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Have you read: A Handbook For Beautiful People

The FASD Prevention Conversation Project

Screen Shot 2018-08-12 at 4.58.09 PM

When twenty-two-year-old Marla finds herself unexpectedly pregnant, she wishes for a family, but faces precariousness: an uncertain future with her talented, exacting boyfriend, Liam; constant danger from her roommate, Dani, a sometime prostitute and entrenched drug addict; and the unannounced but overwhelming needs of her younger brother, Gavin, whom she has brought home for the first time from deaf school. Forcing her hand is Marla’s fetal alcohol syndrome, which sets her apart but also carries her through.

When Marla loses her job and breaks her arm in a car accident, Liam asks her to marry him. It’s what she’s been waiting for: a chance to leave Dani, but Dani doesn’t take no for an answer. Marla stays strong when her mother shows up drunk, creates her own terms when Dani publicly shames her, and then falls apart when Gavin attempts suicide. It rains, and then pours, and when the Bow…

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Who proved alcohol is a teratagen?

Red Shoes Rock

Red Shoes Rock honors the FASD pioneer – Dr. Kathleen K. Sulik – Thank you!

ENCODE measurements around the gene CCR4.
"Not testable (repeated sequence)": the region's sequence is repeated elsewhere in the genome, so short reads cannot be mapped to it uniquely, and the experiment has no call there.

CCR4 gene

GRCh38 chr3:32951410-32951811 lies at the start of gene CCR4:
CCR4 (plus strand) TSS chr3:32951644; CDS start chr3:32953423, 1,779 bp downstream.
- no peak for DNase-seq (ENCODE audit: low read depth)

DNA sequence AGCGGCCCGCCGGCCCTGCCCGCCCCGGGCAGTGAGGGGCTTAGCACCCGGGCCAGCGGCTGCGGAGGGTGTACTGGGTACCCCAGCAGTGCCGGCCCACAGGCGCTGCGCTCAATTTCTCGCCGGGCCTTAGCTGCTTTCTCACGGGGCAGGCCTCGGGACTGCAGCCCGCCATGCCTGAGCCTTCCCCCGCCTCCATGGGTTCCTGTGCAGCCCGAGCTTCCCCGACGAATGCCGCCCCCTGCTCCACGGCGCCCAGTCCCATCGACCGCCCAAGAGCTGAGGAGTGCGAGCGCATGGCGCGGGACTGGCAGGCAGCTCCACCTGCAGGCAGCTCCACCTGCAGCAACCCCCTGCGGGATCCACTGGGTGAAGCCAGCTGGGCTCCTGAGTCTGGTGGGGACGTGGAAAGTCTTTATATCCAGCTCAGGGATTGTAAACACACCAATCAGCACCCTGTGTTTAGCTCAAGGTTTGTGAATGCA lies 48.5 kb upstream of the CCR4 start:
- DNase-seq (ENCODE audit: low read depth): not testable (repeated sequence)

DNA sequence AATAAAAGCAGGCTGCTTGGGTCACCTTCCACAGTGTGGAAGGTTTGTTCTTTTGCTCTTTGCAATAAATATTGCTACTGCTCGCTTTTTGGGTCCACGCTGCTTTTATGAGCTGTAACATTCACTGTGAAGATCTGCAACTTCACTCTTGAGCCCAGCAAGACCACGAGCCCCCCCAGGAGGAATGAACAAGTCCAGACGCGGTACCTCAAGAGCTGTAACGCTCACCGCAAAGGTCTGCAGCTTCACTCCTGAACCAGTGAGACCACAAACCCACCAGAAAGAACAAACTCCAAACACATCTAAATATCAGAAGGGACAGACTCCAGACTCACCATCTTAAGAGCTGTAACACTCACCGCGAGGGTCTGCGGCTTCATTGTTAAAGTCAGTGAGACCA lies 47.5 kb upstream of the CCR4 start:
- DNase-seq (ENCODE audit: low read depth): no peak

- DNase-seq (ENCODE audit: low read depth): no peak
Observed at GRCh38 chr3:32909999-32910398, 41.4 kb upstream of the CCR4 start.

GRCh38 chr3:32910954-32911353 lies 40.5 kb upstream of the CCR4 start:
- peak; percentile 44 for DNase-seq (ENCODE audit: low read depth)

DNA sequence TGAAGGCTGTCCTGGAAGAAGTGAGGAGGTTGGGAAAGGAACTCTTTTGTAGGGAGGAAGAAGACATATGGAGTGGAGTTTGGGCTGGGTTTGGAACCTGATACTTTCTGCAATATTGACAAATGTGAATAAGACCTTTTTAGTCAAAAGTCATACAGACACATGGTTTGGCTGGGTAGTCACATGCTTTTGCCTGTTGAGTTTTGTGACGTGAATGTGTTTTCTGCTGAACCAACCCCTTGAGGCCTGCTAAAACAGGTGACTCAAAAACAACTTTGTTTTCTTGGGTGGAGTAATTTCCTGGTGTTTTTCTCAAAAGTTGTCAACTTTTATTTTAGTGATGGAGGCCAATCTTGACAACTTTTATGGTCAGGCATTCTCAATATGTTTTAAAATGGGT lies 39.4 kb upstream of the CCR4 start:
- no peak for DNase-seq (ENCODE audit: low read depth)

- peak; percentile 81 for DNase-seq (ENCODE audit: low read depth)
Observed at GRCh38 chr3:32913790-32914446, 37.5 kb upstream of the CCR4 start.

The FASD community is grateful that Kathleen K. Sulik, Ph.D. is a scientist who studies birth defects.

Her discipline is called teratology or developmental toxicology. Much of her research has involved studying the various types of birth defects that result from exposure of an embryo to alcohol at very specific times during development.

Suliklabfigure1Dr. Sulik designed experiments to demonstrate that alcohol can cause major birth defects and the brain damage as early as the first three weeks of fetal development.

One of the major findings from her laboratory’s studies is that alcohol can cause permanent brain damage if exposure occurs at very early stages of embryonic development — stages that occur prior to the time that most women would even realize that they are pregnant.

Dr. Sulik began her career with plans of becoming a…

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Indigenous elder mentorship program leads to healthier babies in Wetaskiwin area

The FASD Prevention Conversation Project

Elder Margaret Montour was an important support for Lacey Hoffman when she was pregnant with her son Aziel. (CBC)

Lacey Hoffman was nervous about attending her prenatal appointments by herself. As a teen expecting her first baby, she worried that others were judging her.

“It wasn’t fun being the youngest one,” recalled Hoffman. “I felt like people were looking at me, thinking that was sad or something like that.”

Now 18, Hoffman said she had the support of her mother and sister but they weren’t always able to join her for appointments at the Wetaskiwin Primary Care Network.

On those days, she had support from Elder Margaret Montour. 

“It was nice to have someone to talk to, to not be alone,” Hoffman told CBC News. 

Montour has been offering support and companionship to pregnant women since 2016 as part of The Elder’s Mentoring Program…